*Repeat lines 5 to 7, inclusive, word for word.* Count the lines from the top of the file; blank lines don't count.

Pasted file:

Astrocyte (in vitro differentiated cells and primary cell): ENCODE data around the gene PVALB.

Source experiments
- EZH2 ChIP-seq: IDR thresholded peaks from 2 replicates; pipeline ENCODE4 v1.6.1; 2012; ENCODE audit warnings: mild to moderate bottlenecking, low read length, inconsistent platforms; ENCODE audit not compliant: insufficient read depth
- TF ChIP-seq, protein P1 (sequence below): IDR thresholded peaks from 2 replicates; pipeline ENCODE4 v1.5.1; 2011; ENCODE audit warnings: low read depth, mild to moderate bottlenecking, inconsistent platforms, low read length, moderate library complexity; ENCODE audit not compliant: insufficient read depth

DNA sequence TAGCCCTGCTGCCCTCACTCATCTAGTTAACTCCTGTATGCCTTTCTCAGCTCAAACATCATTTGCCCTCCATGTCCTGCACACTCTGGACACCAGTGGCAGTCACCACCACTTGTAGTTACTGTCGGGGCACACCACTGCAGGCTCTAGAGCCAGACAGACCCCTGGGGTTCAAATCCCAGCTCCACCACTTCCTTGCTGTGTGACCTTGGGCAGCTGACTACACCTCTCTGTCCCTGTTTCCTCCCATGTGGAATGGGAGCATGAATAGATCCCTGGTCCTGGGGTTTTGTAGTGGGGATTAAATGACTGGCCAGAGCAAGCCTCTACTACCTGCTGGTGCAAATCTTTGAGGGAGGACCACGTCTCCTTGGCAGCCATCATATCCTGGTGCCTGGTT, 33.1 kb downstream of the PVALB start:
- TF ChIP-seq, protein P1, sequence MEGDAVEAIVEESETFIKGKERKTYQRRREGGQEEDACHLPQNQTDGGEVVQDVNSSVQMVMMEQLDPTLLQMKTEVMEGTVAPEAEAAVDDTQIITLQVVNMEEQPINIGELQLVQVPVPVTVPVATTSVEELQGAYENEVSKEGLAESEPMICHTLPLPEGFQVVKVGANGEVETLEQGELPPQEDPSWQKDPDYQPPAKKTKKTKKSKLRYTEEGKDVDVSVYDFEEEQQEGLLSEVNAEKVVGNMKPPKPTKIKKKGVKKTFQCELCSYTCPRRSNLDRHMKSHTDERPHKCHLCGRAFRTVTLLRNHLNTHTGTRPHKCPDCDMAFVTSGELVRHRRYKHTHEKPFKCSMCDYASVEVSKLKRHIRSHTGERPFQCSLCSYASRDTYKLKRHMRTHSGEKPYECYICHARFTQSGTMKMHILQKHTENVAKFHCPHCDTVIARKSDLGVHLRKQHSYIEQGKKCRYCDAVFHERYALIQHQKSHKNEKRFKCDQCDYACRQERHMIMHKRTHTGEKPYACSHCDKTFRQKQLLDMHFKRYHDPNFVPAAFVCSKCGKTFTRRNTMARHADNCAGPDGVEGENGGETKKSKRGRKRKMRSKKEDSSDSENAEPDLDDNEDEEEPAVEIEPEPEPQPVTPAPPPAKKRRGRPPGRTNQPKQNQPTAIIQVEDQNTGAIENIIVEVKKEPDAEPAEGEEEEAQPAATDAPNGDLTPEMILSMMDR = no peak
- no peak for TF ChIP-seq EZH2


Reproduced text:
DNA sequence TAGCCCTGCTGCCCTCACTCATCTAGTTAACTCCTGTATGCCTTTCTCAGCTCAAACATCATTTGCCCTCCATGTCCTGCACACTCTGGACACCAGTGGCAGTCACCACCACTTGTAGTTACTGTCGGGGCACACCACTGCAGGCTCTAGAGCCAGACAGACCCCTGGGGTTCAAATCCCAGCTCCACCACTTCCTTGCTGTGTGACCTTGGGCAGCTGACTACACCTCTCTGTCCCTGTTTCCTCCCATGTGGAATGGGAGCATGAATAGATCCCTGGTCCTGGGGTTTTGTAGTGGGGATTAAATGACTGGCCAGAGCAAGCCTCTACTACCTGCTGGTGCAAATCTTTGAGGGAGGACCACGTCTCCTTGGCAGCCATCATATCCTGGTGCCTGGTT, 33.1 kb downstream of the PVALB start:
- TF ChIP-seq, protein P1, sequence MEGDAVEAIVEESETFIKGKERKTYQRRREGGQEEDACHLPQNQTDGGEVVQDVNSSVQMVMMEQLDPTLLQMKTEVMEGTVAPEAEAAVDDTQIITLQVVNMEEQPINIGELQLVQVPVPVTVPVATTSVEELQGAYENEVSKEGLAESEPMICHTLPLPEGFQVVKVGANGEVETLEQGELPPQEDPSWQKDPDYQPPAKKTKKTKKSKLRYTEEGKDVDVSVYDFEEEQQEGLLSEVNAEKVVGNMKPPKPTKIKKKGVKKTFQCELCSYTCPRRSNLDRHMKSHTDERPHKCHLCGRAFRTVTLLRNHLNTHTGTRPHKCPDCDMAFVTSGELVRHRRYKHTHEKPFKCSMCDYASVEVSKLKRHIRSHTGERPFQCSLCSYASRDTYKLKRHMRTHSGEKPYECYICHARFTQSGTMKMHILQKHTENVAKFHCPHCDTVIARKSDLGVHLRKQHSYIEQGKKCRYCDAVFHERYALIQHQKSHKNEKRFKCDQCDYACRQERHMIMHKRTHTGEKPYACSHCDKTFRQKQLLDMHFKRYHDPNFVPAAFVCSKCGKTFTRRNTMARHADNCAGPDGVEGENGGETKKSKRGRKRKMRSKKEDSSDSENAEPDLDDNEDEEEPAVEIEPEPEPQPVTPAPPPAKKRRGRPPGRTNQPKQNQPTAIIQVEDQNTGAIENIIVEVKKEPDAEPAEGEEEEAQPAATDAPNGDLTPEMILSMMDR = no peak
- no peak for TF ChIP-seq EZH2